The marvels of modern medicine

The marvels of modern medicine

Column by Kay Frances

It’s easy to take for granted how miraculous modern medicine is. All of us have either had surgery or are familiar with the concept. Makes you wonder who was the first person to have a surgical procedure done on them.

“What’s going to happen is this. You are going to bite down on this bullet, and I’m going to cut you open with this rusty knife and remove one of your body parts. Cool?”

What could possibly go wrong?

Of course, now we have anesthesia which ensures you just quietly go to sleep. Then, you proceed to babble and tell an entire surgical team your deepest secrets. And, they’ve really cleaned up those knives.

When I had surgery on my knee, the doctor told me he was going to take out about 15% of my cartilage. But being the optimist that I am, I prefer to look at my knee as 85% full rather than 15% empty. Doc assured me that I didn’t “knee-d” that 15%. They said the same thing when they removed my gallbladder. This makes me wonder why I have all this extra stuff in my body that I don’t need and why it’s there in the first place. If they would just go ahead and take out all of the stuff I don’t need, it would be a great way to lose 10 pounds! He did assure me that I have plenty of cartilage left which I would need as a shock absorber. I guess to absorb the shock when the bill came in!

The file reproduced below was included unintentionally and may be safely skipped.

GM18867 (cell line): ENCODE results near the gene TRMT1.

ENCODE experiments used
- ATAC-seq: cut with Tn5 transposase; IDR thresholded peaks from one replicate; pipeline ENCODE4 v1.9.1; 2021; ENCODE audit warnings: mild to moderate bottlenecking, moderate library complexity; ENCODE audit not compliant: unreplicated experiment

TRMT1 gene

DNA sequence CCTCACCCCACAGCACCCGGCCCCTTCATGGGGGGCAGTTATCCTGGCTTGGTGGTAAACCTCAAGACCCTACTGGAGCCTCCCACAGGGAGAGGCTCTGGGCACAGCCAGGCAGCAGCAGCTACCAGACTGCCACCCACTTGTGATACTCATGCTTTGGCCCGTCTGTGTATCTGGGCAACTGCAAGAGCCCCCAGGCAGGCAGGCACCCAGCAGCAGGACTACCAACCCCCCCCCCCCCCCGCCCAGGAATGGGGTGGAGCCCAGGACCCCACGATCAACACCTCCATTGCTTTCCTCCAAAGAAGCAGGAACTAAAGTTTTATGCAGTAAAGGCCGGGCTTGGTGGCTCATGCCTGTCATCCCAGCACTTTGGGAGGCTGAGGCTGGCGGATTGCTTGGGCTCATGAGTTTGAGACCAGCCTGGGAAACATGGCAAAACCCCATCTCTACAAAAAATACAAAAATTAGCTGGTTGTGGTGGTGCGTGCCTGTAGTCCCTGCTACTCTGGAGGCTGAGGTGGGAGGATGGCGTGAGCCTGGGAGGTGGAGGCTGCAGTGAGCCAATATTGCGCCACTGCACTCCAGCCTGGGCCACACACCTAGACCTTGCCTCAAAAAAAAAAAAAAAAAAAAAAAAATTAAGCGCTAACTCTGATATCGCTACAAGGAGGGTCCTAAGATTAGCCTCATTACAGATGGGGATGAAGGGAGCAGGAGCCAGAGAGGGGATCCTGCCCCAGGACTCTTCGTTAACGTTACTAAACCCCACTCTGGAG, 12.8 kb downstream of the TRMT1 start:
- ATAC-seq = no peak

Before the surgery, the doc told me he would “see what else he could find” while he was in there. I told him I had dibs on any loose change or Cheetos that he ran across. The only thing he found was some arthritis and a set of car keys from the old truck that I drove in high school. I always wondered what happened to them.

Once the drugs wore off, it felt like a family of angry jackrabbits had taken up residence under my knee cap. I assumed it was an earring that had long lost its mate. I understand that the doc is busy during surgery and can’t catch everything.

I’m so grateful for the quality of life that I’ve gotten after each surgery that I’ve had. I was fortunate to have my cat to take care of me and run and fetch cool rags. HA! Who am I kidding? She did nothing but write a sternly worded letter to the doctor for impeding the speed of my filling her food bowl.

My suggestion for anyone contemplating a surgery that will improve their lives is to bite the bullet and go for it! And, by “bite the bullet,” I mean go quietly to sleep and reveal where your millions are buried. Don’t worry; they are bound by their oaths to not reveal your secrets. Besides, they have other ways of getting ahold of your millions. It’s called a medical bill.

Salt Magazine